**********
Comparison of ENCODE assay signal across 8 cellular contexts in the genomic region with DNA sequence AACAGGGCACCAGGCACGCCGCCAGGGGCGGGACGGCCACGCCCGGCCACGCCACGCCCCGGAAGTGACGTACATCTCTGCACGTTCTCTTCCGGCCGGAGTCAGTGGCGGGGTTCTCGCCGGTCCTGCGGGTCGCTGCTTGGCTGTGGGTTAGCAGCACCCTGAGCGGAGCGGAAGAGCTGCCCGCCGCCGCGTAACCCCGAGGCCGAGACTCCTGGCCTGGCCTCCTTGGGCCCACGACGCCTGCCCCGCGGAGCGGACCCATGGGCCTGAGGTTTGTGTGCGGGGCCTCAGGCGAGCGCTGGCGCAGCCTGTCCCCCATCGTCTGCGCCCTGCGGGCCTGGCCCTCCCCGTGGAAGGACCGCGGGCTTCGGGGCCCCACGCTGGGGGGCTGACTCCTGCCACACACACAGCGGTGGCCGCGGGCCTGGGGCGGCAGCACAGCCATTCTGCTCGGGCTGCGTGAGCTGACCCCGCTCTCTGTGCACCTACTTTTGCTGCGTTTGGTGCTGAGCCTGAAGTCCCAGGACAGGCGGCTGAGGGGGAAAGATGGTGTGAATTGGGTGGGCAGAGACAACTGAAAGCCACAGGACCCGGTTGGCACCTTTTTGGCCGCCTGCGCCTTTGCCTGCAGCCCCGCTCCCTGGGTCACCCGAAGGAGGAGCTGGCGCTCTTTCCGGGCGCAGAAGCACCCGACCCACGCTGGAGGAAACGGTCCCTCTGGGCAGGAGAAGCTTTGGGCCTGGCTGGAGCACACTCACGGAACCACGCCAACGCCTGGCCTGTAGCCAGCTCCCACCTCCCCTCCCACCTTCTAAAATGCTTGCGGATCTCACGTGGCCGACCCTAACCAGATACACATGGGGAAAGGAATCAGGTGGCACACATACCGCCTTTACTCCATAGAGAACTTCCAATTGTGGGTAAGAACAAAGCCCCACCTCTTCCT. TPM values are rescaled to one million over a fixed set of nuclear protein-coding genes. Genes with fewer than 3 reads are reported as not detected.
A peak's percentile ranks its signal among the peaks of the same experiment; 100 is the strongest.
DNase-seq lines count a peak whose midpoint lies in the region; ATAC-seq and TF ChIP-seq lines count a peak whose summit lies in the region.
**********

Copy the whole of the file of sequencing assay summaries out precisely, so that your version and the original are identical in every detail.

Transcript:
Comparison of ENCODE assay signal across 8 cellular contexts in the genomic region with DNA sequence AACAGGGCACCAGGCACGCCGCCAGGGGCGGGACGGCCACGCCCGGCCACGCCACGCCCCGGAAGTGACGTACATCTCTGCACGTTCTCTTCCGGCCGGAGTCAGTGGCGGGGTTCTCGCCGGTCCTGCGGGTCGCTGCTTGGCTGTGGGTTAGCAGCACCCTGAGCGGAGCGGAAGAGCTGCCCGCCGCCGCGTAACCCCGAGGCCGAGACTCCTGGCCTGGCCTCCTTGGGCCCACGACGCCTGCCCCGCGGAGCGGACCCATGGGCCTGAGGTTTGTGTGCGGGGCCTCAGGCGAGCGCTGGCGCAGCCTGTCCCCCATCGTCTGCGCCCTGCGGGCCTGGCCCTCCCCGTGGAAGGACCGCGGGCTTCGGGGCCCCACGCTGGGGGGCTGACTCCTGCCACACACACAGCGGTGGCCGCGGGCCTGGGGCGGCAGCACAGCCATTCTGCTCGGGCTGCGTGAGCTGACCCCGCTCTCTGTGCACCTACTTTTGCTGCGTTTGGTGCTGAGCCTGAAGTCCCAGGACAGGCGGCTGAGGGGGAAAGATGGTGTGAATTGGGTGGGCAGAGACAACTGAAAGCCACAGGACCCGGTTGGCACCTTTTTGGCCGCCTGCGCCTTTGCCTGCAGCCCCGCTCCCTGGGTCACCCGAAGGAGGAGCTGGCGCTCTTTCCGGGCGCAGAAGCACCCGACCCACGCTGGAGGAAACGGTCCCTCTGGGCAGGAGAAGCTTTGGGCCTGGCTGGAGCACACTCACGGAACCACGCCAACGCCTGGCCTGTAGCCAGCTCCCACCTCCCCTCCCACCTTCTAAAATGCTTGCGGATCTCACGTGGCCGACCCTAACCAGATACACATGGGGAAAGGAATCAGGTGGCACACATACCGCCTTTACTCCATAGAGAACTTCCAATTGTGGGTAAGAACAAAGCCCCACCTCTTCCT. TPM values are rescaled to one million over a fixed set of nuclear protein-coding genes. Genes with fewer than 3 reads are reported as not detected.
A peak's percentile ranks its signal among the peaks of the same experiment; 100 is the strongest.
DNase-seq lines count a peak whose midpoint lies in the region; ATAC-seq and TF ChIP-seq lines count a peak whose summit lies in the region.